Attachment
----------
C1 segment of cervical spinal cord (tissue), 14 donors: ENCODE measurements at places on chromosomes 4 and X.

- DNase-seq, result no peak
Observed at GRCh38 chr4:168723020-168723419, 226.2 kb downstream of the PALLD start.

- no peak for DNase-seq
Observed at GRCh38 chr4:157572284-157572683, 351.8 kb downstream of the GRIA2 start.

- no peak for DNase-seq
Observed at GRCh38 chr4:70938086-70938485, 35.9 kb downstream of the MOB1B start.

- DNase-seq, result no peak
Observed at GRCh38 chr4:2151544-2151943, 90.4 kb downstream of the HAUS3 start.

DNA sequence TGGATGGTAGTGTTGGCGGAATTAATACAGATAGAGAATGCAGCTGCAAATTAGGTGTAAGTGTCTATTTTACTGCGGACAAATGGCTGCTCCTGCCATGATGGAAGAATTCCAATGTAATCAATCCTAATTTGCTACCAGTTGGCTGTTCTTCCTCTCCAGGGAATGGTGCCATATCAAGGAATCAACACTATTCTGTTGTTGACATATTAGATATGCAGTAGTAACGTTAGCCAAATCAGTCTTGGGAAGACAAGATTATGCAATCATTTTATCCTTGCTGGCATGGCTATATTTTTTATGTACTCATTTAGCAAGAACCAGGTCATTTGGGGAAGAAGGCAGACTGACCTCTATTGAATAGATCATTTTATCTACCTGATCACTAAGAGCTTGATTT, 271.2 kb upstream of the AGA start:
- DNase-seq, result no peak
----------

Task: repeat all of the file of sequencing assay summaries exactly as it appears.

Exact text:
C1 segment of cervical spinal cord (tissue), 14 donors: ENCODE measurements at places on chromosomes 4 and X.

- DNase-seq, result no peak
Observed at GRCh38 chr4:168723020-168723419, 226.2 kb downstream of the PALLD start.

- no peak for DNase-seq
Observed at GRCh38 chr4:157572284-157572683, 351.8 kb downstream of the GRIA2 start.

- no peak for DNase-seq
Observed at GRCh38 chr4:70938086-70938485, 35.9 kb downstream of the MOB1B start.

- DNase-seq, result no peak
Observed at GRCh38 chr4:2151544-2151943, 90.4 kb downstream of the HAUS3 start.

DNA sequence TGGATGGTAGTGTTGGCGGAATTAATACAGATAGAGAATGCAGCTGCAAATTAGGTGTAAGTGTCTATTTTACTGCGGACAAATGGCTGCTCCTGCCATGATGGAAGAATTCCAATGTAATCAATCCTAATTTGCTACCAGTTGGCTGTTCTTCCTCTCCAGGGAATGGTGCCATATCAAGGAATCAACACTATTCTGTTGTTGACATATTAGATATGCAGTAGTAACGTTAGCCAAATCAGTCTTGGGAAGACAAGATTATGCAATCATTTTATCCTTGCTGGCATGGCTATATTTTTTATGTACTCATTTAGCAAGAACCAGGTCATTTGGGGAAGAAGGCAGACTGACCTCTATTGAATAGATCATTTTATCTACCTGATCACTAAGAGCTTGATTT, 271.2 kb upstream of the AGA start:
- DNase-seq, result no peak